My Juvenile Psoriatic Arthritis Makes Me Rare

My Juvenile Psoriatic Arthritis Makes Me Rare
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With Rare Disease Day around the corner, I have been reflecting on how uncommon it is to have my diagnosis. Juvenile arthritis (JA) affects about 300,000 kids in the U.S., but there are many subtypes within that group. I have juvenile psoriatic arthritis, which is one of the least common.

I am rare, and there have been many times when I’ve felt it. Few people understand my unique needs. I even have a hard time finding doctors who understand my condition. The invisible nature of juvenile psoriatic arthritis doesn’t help. I am thankful that I can hide my disease when I want to, but it can make it hard for others to be empathetic. 

When I went to JA camp, I still felt somewhat alone. Despite being surrounded by kids with the same illness, I was the only one I knew with my subtype. I know it’s silly, but I was jealous of the other kids who had common types of JA with classic, telltale symptoms. I was the only teen girl who went years without a diagnosis and was struggling with psoriatic nails and enthesitis. I needed a friend who could relate.

Turning to the web

Google searches don’t always connect us with what we need. For years, I searched my issues and would find them referenced in passing on medical websites. But there were few personal experiences.

As a teenager, I started going out of my way to write about my unique experiences. I poured out my heart about everything from my symptoms to the poorly reported medication side effects that I had experienced. I didn’t do it to scare people or to get attention — I just wanted others to know they weren’t alone in this big world.

Blogging became a wonderful outlet and connected me to others going through similar things. Eventually, I started using social media and found a community of chronic illness bloggers. Every so often I come across someone with the same disease.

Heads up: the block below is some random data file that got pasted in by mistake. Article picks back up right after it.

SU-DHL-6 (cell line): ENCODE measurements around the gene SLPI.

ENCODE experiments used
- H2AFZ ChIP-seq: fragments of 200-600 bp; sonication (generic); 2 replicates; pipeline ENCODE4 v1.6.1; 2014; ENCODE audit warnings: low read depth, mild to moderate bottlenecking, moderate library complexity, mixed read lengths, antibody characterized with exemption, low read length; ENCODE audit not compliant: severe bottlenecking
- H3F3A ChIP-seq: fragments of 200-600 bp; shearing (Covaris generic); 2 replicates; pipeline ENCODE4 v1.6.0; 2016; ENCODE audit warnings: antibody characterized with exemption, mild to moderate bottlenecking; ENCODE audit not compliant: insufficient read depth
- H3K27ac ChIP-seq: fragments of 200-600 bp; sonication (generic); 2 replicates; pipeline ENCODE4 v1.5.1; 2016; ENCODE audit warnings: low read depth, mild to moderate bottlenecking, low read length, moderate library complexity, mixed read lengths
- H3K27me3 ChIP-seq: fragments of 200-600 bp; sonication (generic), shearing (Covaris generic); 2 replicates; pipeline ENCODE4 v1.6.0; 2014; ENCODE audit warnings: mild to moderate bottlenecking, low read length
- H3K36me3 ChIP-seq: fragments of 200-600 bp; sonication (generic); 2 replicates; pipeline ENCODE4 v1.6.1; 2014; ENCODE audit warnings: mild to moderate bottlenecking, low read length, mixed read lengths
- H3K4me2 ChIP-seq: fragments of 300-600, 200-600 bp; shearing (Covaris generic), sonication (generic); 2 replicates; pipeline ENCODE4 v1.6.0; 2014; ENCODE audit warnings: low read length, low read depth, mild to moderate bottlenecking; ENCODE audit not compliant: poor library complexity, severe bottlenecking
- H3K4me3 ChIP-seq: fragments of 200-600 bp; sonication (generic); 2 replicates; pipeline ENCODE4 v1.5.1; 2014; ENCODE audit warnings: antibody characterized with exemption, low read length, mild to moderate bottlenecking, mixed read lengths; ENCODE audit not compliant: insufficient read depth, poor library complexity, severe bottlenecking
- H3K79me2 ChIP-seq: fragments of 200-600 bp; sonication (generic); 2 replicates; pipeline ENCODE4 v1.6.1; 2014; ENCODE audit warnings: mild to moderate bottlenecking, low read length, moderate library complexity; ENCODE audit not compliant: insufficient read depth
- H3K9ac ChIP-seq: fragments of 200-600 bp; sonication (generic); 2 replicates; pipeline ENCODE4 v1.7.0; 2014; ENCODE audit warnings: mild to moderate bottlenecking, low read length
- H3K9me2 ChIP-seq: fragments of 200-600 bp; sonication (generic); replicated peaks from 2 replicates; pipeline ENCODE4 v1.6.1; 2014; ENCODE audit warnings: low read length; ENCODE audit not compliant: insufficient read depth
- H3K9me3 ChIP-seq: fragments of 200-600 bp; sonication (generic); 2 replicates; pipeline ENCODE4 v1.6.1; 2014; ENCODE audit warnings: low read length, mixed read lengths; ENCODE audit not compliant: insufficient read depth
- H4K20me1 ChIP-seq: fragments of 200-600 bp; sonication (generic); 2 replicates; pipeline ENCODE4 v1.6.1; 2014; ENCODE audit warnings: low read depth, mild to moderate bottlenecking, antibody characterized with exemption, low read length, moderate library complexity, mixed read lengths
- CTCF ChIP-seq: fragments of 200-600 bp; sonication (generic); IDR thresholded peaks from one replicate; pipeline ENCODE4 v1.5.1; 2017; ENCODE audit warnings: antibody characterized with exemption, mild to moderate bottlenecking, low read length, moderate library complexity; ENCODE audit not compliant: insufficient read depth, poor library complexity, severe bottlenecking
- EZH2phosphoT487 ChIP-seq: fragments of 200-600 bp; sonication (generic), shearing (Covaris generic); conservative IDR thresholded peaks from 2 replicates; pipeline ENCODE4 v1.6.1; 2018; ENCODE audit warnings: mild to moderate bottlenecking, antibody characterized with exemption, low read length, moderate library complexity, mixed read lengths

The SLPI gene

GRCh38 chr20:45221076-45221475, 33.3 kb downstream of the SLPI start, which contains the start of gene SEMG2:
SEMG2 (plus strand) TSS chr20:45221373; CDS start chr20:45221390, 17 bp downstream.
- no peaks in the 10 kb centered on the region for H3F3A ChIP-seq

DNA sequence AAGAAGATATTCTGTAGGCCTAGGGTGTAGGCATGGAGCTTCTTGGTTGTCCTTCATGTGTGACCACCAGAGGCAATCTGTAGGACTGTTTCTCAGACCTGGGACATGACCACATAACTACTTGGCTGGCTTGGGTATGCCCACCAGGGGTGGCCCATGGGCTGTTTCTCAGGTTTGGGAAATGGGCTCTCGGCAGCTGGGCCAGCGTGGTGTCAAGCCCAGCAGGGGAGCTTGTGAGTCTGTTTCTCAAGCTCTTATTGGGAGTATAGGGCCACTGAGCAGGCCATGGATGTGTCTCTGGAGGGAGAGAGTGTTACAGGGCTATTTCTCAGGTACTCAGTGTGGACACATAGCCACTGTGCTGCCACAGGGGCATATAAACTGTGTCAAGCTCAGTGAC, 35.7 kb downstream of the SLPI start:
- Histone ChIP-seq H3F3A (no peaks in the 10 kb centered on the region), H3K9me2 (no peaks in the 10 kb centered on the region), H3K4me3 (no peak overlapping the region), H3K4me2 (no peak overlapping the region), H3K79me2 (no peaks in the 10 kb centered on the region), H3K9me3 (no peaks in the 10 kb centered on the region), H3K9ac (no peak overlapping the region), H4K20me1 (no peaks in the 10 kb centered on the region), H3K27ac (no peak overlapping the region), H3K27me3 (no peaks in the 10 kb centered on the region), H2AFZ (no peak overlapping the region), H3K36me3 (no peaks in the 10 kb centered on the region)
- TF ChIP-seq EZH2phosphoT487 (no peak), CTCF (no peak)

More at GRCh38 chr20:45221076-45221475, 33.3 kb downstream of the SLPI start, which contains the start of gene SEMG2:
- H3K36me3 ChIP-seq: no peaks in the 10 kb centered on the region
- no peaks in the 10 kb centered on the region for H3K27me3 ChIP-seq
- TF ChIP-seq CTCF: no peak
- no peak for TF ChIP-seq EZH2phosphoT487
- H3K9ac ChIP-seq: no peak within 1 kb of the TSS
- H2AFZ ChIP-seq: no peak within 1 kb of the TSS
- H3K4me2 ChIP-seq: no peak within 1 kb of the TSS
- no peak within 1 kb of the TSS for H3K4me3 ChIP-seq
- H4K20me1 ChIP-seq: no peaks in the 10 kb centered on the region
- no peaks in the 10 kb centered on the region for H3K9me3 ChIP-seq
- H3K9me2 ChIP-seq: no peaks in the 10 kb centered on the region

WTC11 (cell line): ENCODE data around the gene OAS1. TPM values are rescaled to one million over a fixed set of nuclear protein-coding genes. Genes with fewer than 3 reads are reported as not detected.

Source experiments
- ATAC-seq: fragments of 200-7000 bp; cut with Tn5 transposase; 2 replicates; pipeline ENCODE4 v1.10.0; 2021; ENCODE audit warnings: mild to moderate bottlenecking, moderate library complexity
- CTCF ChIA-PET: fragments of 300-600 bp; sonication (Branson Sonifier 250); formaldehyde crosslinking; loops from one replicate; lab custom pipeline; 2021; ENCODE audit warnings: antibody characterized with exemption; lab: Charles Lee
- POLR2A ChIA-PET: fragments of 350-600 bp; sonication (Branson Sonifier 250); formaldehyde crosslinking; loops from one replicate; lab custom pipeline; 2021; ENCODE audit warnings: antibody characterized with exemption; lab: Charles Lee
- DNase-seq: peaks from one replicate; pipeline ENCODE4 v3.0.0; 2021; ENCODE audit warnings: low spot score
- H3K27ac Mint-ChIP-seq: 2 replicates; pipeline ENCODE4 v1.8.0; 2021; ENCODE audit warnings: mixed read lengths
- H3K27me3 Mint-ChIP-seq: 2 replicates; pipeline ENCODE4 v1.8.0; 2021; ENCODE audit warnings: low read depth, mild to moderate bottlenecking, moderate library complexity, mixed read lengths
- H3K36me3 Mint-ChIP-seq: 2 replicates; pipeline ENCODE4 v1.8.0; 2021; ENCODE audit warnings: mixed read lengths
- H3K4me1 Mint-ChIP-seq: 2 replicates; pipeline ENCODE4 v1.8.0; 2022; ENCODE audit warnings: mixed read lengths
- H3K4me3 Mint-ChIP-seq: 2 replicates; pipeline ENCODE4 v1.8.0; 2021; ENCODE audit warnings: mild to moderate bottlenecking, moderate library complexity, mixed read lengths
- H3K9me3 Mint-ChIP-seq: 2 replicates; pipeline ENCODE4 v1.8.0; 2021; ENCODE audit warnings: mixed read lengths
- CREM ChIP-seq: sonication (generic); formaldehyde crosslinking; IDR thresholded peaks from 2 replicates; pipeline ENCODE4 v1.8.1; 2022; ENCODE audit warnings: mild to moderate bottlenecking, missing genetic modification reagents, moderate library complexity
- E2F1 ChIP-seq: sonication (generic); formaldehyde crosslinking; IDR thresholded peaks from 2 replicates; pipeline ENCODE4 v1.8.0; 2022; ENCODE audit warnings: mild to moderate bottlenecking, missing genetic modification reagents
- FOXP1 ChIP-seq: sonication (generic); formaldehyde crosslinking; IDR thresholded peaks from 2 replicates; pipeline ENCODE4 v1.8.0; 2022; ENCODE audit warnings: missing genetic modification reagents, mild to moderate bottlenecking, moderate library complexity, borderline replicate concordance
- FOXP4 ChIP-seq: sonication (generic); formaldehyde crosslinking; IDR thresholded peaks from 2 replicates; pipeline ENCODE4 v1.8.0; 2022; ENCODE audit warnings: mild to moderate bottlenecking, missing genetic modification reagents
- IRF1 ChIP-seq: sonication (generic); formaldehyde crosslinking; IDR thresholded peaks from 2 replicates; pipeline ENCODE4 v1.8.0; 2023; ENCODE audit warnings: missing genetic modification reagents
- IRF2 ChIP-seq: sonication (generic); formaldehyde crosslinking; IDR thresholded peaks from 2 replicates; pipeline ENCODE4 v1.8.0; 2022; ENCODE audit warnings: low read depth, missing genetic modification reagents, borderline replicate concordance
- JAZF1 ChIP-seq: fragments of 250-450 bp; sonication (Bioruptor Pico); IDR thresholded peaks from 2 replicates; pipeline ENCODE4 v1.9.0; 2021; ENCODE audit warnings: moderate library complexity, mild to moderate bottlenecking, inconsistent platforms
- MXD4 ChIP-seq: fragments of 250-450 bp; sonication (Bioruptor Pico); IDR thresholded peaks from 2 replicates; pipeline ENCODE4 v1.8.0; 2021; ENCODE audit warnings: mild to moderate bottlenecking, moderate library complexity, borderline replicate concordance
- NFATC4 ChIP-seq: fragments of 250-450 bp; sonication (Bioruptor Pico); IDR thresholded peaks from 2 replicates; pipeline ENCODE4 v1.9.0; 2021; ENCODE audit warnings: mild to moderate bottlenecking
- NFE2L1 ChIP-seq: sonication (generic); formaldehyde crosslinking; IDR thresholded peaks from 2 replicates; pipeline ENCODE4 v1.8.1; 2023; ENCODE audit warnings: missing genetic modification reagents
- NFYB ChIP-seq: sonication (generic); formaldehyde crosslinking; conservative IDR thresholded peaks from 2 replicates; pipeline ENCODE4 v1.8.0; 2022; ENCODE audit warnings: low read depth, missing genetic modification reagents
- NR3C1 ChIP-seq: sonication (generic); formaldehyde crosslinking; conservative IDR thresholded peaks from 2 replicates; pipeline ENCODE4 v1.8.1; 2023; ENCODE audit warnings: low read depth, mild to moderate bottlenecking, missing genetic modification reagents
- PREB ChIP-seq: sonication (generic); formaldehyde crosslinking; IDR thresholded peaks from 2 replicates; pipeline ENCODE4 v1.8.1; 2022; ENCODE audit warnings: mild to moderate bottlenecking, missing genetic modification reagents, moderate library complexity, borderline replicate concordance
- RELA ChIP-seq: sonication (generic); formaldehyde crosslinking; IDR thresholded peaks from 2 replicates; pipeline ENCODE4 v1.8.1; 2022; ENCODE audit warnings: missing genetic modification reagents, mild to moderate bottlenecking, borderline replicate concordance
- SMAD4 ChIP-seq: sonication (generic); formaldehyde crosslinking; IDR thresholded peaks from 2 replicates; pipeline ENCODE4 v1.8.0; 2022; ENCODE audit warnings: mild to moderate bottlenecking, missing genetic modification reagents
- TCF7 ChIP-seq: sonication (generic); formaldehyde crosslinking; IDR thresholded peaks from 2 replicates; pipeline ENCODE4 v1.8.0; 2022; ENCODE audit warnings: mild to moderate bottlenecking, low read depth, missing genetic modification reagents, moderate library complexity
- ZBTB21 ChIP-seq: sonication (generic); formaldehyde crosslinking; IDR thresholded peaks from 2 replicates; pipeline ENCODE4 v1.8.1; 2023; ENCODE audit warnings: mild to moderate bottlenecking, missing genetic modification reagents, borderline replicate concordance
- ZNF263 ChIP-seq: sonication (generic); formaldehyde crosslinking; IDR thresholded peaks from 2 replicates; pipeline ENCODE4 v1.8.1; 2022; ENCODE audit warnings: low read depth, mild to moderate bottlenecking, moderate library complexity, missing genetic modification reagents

I’ve branched out beyond the arthritis community and made friends with people with other rare diseases. While our symptoms aren’t the same, we relate in many ways. Mostly, it is our desire to be understood. These friends give me hope and make me feel less alone.

Still unique

I’m rare. I always will be in some ways. I’m no longer a child with an uncommon form of JA, but an adult with a juvenile-onset disease. My future is still unknown. But thanks to the wonderful rare disease community, I have hope for tomorrow.

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Note: Juvenile Arthritis News is strictly a news and information website about the disease. It does not provide medical advice, diagnosis, or treatment. This content is not intended to be a substitute for professional medical advice, diagnosis, or treatment. Always seek the advice of your physician or other qualified health provider with any questions you may have regarding a medical condition. Never disregard professional medical advice or delay in seeking it because of something you have read on this website. The opinions expressed in this column are not those of Juvenile Arthritis News, or its parent company, BioNews Services, and are intended to spark discussion about issues pertaining to juvenile arthritis.

Elizabeth Medeiros is a young adult who has dealt with juvenile arthritis since she was a small child. However, her pain hasn’t stopped her from working on a product design degree in Boston. Her passion is to create products that make life easier for the chronically ill, such as shoes and walking canes. When she’s not in class, Elizabeth enjoys writing about how she’s coped with arthritis at such a young age. You can find more of her writings at ArthritisGirl.Blogspot.com and on Instagram @GirlWithArthritis.
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Elizabeth Medeiros is a young adult who has dealt with juvenile arthritis since she was a small child. However, her pain hasn’t stopped her from working on a product design degree in Boston. Her passion is to create products that make life easier for the chronically ill, such as shoes and walking canes. When she’s not in class, Elizabeth enjoys writing about how she’s coped with arthritis at such a young age. You can find more of her writings at ArthritisGirl.Blogspot.com and on Instagram @GirlWithArthritis.

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One comment

  1. Carla Carter says:

    My 10 year old granddaughter was diagnosed with childhood Psoriatic Arthritis today. How can I help her adjust and accept her disease and her future?

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